Because taxes are no less mandatory if you don’t speak the language, the Boston Tax Help Coalition (BTHC) provides help in Chinese, Vietnamese, Spanish, Somali, Cape Verdean Creole, Haitian Creole, and Portuguese.

But those are only the voiced languages. The BTHC is also working to improve its services in another language too often neglected: American Sign Language (ASL).

“Many times, [deaf] people will go to a community center or a city hall and there will be misunderstandings and errors. It’s frustrating to not have access to a qualified interpreter,” Lori Siedman, a DEAF, Inc. regional services director, said through an ASL interpreter. “People in the hearing community have easy, quick, convenient access to services. We don’t have that.”

To address this inequity, the BTHC recently joined forces with DEAF, Inc. and other partners to form the Deaf and Hard of Hearing Task Force to expand access to tax and other financial services for hearing-impaired communities. In this its second year, the task force organized professional ASL interpreters for two free tax help days especially for deaf taxpayers.

Dorothy and Theresa smiling at table
Dorothy Cinquini and Theresa Buttiglieri relax at Urban Edge after having their taxes prepared with the help of an ASL interpreter.

At one of these days, on a rainy April afternoon, Theresa Buttiglieri and her friend Dorothy Cinquini sat chattily signing with others at Urban Edge in Jamaica Plain. Both had just netted refunds with the help of their volunteer tax preparer.

“The IRS doesn’t need my money. They’ve got enough!” Buttiglieri joked through an interpreter (for emphasis appropriate to her heritage, Buttiglieri flashed double finger guns – the Italian gesture for “no money.”)

She worked 34 years for the RMV before a shoulder injury forced her into retirement.

“Social security hasn’t gone up. How can you live off that?” she said.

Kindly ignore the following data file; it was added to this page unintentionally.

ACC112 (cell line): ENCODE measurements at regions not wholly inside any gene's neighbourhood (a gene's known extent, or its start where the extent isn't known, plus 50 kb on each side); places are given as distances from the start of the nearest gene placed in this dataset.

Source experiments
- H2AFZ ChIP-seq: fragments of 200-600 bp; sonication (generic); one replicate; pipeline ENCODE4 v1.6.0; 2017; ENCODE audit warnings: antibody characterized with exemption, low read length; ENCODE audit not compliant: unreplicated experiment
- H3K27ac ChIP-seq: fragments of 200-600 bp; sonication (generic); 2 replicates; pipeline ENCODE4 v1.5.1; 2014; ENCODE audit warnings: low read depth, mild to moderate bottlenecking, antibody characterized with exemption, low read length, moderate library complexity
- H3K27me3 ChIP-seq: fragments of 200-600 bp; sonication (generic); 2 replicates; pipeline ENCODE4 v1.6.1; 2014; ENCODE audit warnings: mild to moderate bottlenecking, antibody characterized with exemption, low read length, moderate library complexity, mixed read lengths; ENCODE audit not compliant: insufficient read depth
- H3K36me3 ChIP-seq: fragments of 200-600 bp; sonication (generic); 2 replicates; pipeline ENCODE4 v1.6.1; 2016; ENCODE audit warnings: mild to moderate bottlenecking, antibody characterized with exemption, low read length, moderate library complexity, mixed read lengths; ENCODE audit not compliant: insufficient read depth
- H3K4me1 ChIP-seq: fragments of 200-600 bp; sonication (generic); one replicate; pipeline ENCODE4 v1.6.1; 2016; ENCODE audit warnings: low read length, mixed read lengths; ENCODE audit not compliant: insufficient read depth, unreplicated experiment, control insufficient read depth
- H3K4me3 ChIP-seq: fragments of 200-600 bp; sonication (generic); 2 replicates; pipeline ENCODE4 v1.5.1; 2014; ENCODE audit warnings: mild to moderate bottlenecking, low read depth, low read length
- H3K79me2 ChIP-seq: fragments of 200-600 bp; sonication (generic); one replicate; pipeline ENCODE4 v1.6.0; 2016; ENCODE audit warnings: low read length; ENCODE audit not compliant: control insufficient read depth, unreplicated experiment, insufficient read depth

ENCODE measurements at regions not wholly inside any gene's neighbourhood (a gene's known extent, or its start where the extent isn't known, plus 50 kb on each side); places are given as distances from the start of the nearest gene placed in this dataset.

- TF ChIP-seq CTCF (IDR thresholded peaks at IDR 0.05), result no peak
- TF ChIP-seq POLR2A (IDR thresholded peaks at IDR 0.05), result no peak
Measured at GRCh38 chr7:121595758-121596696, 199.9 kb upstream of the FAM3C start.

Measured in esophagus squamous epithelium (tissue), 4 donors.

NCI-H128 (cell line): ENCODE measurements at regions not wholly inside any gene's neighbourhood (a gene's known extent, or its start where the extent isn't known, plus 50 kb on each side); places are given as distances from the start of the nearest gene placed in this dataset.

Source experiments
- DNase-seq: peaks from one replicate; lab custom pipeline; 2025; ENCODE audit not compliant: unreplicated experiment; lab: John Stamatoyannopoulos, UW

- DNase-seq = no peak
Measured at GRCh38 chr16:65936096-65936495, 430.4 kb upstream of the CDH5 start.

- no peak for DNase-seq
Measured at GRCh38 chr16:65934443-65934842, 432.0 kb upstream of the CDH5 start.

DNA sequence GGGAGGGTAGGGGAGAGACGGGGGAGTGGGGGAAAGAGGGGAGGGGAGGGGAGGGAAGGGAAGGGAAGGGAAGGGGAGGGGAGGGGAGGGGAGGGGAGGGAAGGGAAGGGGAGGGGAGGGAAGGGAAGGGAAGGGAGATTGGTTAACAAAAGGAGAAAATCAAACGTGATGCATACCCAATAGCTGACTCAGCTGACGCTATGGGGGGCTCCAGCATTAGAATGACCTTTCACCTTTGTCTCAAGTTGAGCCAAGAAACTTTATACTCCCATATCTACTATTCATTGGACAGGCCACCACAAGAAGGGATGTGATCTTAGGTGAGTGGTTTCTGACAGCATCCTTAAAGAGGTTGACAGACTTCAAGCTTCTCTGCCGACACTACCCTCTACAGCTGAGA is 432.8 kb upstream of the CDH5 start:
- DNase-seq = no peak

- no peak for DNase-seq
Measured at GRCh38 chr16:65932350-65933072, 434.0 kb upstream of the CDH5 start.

According to Siedman, many deaf people rely on social security benefits and have difficulty finding higher-paying jobs. “It’s a struggle to find a job when you’re deaf,” she said. “The hearing community has many more opportunities for work and advancement. The deaf community are often limited to work in grocery stores, restaurants, or other limited service areas.”

Add to these income barriers the challenge of daily communication. Buttiglieri decried the rise of video remote interpreting – the use of videophones to interact with remote interpreters – as a stop-gap solution. If the internet speed is not reliable or the interpreter signs too quickly, she said, she must continually interrupt to ask for clarification.

Even live interpreters can present a challenge if not professionally trained. For example, when Cinquini, 86, went to the emergency room last year, she had to rely on family members to interpret for her. After Buttiglieri pressed the hospital to provide a professional interpreter for her friend, they discovered Cinquini’s relatives, though perhaps well-intentioned, had been filtering information provided by the doctors.

“We never know whether or not we’re being taken advantage of,” Buttiglieri said. “That’s why professional interpreters are so important.”

In addition to providing state-certified interpreters, the task force has worked to improve its services from last year by training interpreters in the complexities of the tax code. Since last year, the number of completed returns for deaf taxpayers has also risen from roughly 20 to 40, estimated Jessica Doonan, chief of staff for the Mayor’s Commission for Persons with Disabilities, who serves on the task force.

The task force also includes the Northeastern University Regional Interpreter Education Center, the Internal Revenue Service, and the National Disability Institute, which funds the task force’s work.

This year the group plans to organize a day of free financial check-ups specifically for the deaf community, Doonan said. And in the future, they would like to recruit deaf or other ASL-knowledgeable individuals to become tax preparation volunteers themselves.

“This is an essential service,” said Monica Wheeler, the volunteer who prepared Buttiglieri and Cinquini’s taxes. “Taxes are a universal language.”

So, too, is the relief of feeling heard and helped. When asked about their tax preparer, Buttiglieri and Cinquini’s gave a response that begged no interpretation: two smiles and four thumbs up.